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International Foundation for Optic Nerve Disease

P. O. Box 777, Cornwall NY 12518, USA
Phone/Fax: (845) 5348606

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IFOND projects update 2016

Below is the text of Dr Alfredo Sadun's 2016 Brazil LHON progress report.


Brazil LHON Project
Alfredo A, Sadun, MD PhD- Principle Investigator
2016 Progress Report

Since 2001, we have conducted yearly field investigations with an international team to a remote area of Brazil. There, we have examined, by a variety of methods, hundreds of patients with Leber's Hereditary Optic Neuropathy (LHON).

Our investigations on LHON in Brazil continue to define this disease in publications and textbooks. While it was already known that mutations in the 11778 gene caused a defect of Complex I, we have demonstrated that it is not so much the bioenergetics problem that leads to blindness. Rather, it is the blockage of electron transport that leads to the overproduction of ROS. This changes the membrane potential of the mitochondria which, at a critical threshold, induces an opening of the mitochondrial pores that allows for Cyctochrome c to leave the mitochondria and enter the cell cytosol. This, in turn, causes death of the retinal ganglion cells. This wave of cell death and optic atrophy follows a sequence that we have mathematically modeled to be a function of the axon size. This explains the reason for optic nerve damage and blindness in our LHON patients. These and other investigations that the disease occurs when a trigger adds to the accumulation of reactive oxygen species (ROS) produced by the mtDNA mutation. We expect to soon begin new clinical trials, both with Gensight (viral vector genetic engineering) and with Stealth Pharmaceuticals (controlling the negative effects of ROS on the cardiolipin of mitochondria).

Great progress has also been made in understanding, quantitating and measuring the psychological reactions to abrupt bilateral loss of vision from LHON. We launched three studies to better assess this in 103 patients ages 14-65 who had all suffered rapid profound bilateral vision loss from LHON. Using an electronic survey system, we designed and implemented with novel approaches for anonymity, we evaluated the psychoscial consequences of rapid profound bilateral vision loss in adolescents, young adults, and middle-aged adults with LHON. We also examined the impact of low vision aids, and assessed the role of ophthalmologists as providers of emotional support for these patients. We investigated the effects of blindness on their inetrpersonal interactions and career goals using a validated 2` point psychometric response scale. Depression prevalence was evaluated with validated questions regarding DSM-V major depressive disorder symptomatology. Subjects were additionally asked about sources of emotional support and use of low vision aids.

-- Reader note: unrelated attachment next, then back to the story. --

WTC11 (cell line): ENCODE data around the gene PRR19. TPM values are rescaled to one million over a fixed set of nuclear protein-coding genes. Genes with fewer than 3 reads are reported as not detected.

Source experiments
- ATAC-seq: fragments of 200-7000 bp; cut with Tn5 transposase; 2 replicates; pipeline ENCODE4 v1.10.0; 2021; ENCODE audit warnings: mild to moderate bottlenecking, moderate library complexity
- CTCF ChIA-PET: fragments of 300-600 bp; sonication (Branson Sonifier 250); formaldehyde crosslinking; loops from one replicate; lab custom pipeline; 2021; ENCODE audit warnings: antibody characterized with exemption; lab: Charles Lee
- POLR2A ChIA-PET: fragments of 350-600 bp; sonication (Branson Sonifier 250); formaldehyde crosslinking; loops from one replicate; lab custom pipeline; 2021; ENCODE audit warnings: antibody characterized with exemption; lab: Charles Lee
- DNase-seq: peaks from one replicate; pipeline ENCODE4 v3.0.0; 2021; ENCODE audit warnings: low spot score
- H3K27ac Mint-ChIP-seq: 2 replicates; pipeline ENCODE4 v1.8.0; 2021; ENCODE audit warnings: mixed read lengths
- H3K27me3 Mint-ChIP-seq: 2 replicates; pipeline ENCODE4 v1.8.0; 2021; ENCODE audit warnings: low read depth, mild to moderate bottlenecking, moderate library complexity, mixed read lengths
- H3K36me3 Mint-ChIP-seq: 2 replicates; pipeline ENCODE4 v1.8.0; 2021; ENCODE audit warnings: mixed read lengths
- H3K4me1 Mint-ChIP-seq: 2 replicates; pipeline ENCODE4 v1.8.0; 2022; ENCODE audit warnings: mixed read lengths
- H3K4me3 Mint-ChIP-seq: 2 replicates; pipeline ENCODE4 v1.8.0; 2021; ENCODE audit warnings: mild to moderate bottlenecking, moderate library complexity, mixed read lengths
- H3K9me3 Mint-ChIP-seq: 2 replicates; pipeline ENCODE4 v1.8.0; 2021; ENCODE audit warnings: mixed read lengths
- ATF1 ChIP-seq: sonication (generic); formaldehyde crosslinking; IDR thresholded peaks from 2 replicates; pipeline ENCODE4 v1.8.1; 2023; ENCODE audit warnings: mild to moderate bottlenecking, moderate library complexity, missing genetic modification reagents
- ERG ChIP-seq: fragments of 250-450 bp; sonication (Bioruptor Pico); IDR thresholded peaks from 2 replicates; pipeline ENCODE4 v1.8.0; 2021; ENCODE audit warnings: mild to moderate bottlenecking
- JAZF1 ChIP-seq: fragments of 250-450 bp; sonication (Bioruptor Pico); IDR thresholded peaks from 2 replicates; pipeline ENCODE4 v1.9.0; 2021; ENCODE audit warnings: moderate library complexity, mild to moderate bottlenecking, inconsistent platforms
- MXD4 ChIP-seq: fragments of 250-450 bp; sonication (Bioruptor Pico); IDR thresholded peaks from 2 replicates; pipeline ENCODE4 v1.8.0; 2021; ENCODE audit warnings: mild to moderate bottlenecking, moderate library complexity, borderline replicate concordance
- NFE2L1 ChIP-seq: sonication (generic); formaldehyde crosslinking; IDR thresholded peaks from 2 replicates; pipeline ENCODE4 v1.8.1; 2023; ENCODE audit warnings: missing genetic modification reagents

We found that rapid onset blindness had a negative impact on psychosocial well-being in young and middle-aged individuals. Older age at time of diagnosis and depression were associated with more negative self-appraisals. The use of electronic vision aids was associated with enhanced psychosocial well-being. Ophthalmologists, in addition to managing the disease, served important roles in the emotional adaptation of these patients.

While it is true that clnical science proceeds by many small steps. the work in our labs (LA and Bologna) and the field investigations in Brazil, have amassed an amazing amount of data and new understandings. I think we're at the cusp of managing this terrible cause of blindess in the young.

As to the coming year: We plan another trip to Brazil in 2017. As before the trip will include clinical, psychophysical and OCT measures of many kinds. We will also obtain more electrophysiological evaluations as well as obtaining blood samples for serum biomarkers and for more mtDNA for Dr. Carelli's analysis in Bologna, Italy.

We remain very indebted to IFOND for the continued financial, organizational and general support of these projects. While IFOND has provided most of the funding for the yearly field investigations to Brazil for the study of LHON, it has also provided for funds and personnel that have enabled us to capitalize on new found knowledge and strategically integrate our various research studies. These investigations have ranged from molecular characerizations, to electron microscopy, to morphometry, to immunohistopathology, to clinical longitudinal studies, to clinical trials of new agents, to measurements of the psychological impacts of the disease. Thank you.

Alredo A. Sadun, MD, PhD
Thornton Endowed Chair
Doheny Eye Center and
Vice-Chair of Ophthalmology, UCLA

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The International Foundation for Optic Nerve Disease
P. O. Box 777, Cornwall NY 12518, USA.
Phone/Fax: (845)5348606
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